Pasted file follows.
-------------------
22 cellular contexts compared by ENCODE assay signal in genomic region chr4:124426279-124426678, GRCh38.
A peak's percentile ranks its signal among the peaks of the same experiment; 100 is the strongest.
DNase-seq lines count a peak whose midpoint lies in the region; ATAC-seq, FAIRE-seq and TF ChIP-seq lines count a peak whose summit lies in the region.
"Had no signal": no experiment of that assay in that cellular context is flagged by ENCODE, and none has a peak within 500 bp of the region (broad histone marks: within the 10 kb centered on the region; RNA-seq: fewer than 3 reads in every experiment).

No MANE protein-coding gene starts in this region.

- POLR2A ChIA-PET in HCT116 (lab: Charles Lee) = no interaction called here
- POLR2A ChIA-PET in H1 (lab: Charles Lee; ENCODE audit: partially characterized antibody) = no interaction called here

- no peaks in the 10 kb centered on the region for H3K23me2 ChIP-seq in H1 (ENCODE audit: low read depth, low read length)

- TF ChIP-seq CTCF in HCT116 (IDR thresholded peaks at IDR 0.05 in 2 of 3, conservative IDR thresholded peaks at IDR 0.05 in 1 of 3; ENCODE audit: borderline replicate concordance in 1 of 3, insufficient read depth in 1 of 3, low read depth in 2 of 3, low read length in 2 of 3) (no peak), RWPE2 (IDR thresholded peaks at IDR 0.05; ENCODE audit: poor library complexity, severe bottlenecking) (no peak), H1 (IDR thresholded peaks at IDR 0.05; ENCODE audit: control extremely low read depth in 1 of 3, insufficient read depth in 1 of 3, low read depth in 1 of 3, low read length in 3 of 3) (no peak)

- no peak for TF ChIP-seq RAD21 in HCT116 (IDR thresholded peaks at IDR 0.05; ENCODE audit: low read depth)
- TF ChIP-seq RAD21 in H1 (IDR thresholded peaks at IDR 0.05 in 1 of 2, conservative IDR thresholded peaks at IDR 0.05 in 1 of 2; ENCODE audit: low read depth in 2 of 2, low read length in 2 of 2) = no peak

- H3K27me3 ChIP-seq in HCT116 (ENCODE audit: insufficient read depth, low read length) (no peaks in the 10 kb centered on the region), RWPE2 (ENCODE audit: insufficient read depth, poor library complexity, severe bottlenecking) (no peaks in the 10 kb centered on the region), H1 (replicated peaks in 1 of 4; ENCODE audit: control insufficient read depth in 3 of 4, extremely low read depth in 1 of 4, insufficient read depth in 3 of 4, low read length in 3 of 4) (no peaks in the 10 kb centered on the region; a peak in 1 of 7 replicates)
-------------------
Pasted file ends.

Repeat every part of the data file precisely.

22 cellular contexts compared by ENCODE assay signal in genomic region chr4:124426279-124426678, GRCh38.
A peak's percentile ranks its signal among the peaks of the same experiment; 100 is the strongest.
DNase-seq lines count a peak whose midpoint lies in the region; ATAC-seq, FAIRE-seq and TF ChIP-seq lines count a peak whose summit lies in the region.
"Had no signal": no experiment of that assay in that cellular context is flagged by ENCODE, and none has a peak within 500 bp of the region (broad histone marks: within the 10 kb centered on the region; RNA-seq: fewer than 3 reads in every experiment).

No MANE protein-coding gene starts in this region.

- POLR2A ChIA-PET in HCT116 (lab: Charles Lee) = no interaction called here
- POLR2A ChIA-PET in H1 (lab: Charles Lee; ENCODE audit: partially characterized antibody) = no interaction called here

- no peaks in the 10 kb centered on the region for H3K23me2 ChIP-seq in H1 (ENCODE audit: low read depth, low read length)

- TF ChIP-seq CTCF in HCT116 (IDR thresholded peaks at IDR 0.05 in 2 of 3, conservative IDR thresholded peaks at IDR 0.05 in 1 of 3; ENCODE audit: borderline replicate concordance in 1 of 3, insufficient read depth in 1 of 3, low read depth in 2 of 3, low read length in 2 of 3) (no peak), RWPE2 (IDR thresholded peaks at IDR 0.05; ENCODE audit: poor library complexity, severe bottlenecking) (no peak), H1 (IDR thresholded peaks at IDR 0.05; ENCODE audit: control extremely low read depth in 1 of 3, insufficient read depth in 1 of 3, low read depth in 1 of 3, low read length in 3 of 3) (no peak)

- no peak for TF ChIP-seq RAD21 in HCT116 (IDR thresholded peaks at IDR 0.05; ENCODE audit: low read depth)
- TF ChIP-seq RAD21 in H1 (IDR thresholded peaks at IDR 0.05 in 1 of 2, conservative IDR thresholded peaks at IDR 0.05 in 1 of 2; ENCODE audit: low read depth in 2 of 2, low read length in 2 of 2) = no peak

- H3K27me3 ChIP-seq in HCT116 (ENCODE audit: insufficient read depth, low read length) (no peaks in the 10 kb centered on the region), RWPE2 (ENCODE audit: insufficient read depth, poor library complexity, severe bottlenecking) (no peaks in the 10 kb centered on the region), H1 (replicated peaks in 1 of 4; ENCODE audit: control insufficient read depth in 3 of 4, extremely low read depth in 1 of 4, insufficient read depth in 3 of 4, low read length in 3 of 4) (no peaks in the 10 kb centered on the region; a peak in 1 of 7 replicates)